posted on September 24, 2012 by Webmaster
Sharon Gerbode, Harvey Mudd College
Tuesday, September 18th at 4:30 pm, Millikan Room 134 (Refreshments at 4:15 pm)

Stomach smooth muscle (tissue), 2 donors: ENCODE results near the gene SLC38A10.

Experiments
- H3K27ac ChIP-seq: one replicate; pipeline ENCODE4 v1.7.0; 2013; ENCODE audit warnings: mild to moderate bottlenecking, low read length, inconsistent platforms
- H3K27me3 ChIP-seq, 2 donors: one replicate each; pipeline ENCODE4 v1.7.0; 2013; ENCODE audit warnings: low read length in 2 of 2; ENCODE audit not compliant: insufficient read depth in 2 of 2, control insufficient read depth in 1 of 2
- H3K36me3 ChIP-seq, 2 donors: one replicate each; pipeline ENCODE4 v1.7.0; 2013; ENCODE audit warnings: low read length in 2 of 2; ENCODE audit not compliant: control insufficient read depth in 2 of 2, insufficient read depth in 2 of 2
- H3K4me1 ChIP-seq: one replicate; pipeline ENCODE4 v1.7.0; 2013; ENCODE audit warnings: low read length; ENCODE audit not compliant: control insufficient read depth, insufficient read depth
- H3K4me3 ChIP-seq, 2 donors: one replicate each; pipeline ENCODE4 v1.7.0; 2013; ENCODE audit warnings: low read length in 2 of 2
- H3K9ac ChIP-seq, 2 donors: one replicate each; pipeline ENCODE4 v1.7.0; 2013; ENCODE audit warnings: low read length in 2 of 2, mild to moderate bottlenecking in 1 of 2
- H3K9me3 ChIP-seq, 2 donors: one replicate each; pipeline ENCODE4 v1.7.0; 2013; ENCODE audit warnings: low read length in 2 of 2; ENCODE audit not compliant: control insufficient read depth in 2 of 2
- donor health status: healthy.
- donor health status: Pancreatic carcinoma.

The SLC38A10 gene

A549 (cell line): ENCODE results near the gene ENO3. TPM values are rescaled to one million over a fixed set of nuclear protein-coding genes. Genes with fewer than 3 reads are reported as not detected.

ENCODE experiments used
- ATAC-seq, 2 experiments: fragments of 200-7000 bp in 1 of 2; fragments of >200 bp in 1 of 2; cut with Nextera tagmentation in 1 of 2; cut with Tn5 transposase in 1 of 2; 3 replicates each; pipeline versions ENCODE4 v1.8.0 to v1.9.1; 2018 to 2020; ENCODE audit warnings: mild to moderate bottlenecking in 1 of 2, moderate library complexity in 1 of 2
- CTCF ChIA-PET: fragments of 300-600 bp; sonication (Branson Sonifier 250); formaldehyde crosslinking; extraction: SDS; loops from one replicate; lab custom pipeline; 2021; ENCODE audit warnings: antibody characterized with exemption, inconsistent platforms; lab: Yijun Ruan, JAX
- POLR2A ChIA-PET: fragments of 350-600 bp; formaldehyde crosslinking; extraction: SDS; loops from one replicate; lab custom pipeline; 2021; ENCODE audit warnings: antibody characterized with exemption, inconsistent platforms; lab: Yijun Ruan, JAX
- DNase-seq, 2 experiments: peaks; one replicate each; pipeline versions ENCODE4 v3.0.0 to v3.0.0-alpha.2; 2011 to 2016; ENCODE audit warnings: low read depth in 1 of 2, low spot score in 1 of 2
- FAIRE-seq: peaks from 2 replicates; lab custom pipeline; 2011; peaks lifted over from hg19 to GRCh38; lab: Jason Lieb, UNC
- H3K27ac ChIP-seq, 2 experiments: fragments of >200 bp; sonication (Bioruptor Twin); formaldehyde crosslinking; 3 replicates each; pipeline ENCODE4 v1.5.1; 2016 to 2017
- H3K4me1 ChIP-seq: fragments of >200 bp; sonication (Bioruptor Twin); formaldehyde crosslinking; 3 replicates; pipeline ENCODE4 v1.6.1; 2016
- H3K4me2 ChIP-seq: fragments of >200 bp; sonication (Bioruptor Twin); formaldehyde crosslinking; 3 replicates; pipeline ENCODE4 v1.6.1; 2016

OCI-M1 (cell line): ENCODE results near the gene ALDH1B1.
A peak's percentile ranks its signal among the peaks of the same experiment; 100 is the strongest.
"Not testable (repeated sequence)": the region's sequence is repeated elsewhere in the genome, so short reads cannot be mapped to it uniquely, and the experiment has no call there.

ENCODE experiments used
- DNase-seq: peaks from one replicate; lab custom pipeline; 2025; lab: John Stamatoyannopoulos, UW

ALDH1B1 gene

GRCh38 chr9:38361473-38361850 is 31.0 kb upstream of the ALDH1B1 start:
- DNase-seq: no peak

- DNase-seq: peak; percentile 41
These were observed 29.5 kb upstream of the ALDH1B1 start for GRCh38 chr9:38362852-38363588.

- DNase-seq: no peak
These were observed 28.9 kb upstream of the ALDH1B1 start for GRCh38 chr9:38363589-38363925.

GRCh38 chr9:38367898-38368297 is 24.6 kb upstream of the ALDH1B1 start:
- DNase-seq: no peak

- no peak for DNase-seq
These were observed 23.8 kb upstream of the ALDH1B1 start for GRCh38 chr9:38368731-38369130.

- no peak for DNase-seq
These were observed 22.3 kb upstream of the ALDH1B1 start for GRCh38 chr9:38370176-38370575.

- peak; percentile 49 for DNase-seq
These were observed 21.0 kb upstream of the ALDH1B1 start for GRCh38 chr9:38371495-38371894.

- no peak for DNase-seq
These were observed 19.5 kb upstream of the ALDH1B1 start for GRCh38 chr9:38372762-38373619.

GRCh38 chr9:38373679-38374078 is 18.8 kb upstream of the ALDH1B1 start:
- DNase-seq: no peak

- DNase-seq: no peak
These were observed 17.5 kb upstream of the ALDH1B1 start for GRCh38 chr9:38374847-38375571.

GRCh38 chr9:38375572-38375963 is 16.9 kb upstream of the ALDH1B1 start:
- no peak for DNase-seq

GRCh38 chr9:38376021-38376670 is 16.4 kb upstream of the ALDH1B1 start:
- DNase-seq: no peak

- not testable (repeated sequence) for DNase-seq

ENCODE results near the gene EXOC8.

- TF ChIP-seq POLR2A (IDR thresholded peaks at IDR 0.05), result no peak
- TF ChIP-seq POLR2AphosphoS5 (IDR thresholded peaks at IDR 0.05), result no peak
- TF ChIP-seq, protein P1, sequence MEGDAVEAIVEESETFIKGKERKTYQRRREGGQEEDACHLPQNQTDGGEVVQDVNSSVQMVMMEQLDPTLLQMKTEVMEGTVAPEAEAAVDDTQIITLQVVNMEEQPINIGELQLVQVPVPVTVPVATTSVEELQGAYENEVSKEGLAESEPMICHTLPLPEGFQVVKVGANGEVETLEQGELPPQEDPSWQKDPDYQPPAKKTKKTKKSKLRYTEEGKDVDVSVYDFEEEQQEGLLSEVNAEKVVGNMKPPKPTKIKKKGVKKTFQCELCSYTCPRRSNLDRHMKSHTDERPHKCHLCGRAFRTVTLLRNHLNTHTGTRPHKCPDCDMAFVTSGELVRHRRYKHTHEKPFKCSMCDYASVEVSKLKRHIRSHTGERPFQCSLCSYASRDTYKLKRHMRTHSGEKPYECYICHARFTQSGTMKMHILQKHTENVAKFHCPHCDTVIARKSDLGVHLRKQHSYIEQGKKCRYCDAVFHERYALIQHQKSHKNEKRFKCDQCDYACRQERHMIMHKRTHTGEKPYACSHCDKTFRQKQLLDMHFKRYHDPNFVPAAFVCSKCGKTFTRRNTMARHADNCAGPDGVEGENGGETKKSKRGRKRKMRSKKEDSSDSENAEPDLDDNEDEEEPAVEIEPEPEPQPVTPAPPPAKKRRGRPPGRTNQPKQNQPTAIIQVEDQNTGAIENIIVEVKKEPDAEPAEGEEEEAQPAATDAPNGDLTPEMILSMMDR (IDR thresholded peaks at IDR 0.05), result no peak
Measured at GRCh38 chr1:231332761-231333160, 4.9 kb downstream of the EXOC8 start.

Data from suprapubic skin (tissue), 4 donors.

Plant tendrils are specialized climbing organs that have fascinated biologists and physicists alike for centuries. Initially straight tendrils attach at the tip to an elevated rigid support and then winch the plant upward by coiling into a helical morphology characterized by two helices of opposite handedness connected by a so-called “helical perversion.” Charles Darwin surmised that coil tendrils serve as soft, springy attachments for the climbing plant. Yet, the mechanical effect of the perverted helical shape of a coiled plant tendril has not been fully revealed. Using a combination of experiments on Cucurbitaceae tendrils, physical models constructed from stretched rubber sheets, and numerical models of helical pervasions, we have uncovered that tendril coiling occurs via anisotropic shrinkage of a strip of specialized cells in the interior of the tendril. Furthermore, variations in the mechanical behavior of tendrils as they become drier and “woodier” adds a new twist to the story of tendril coiling.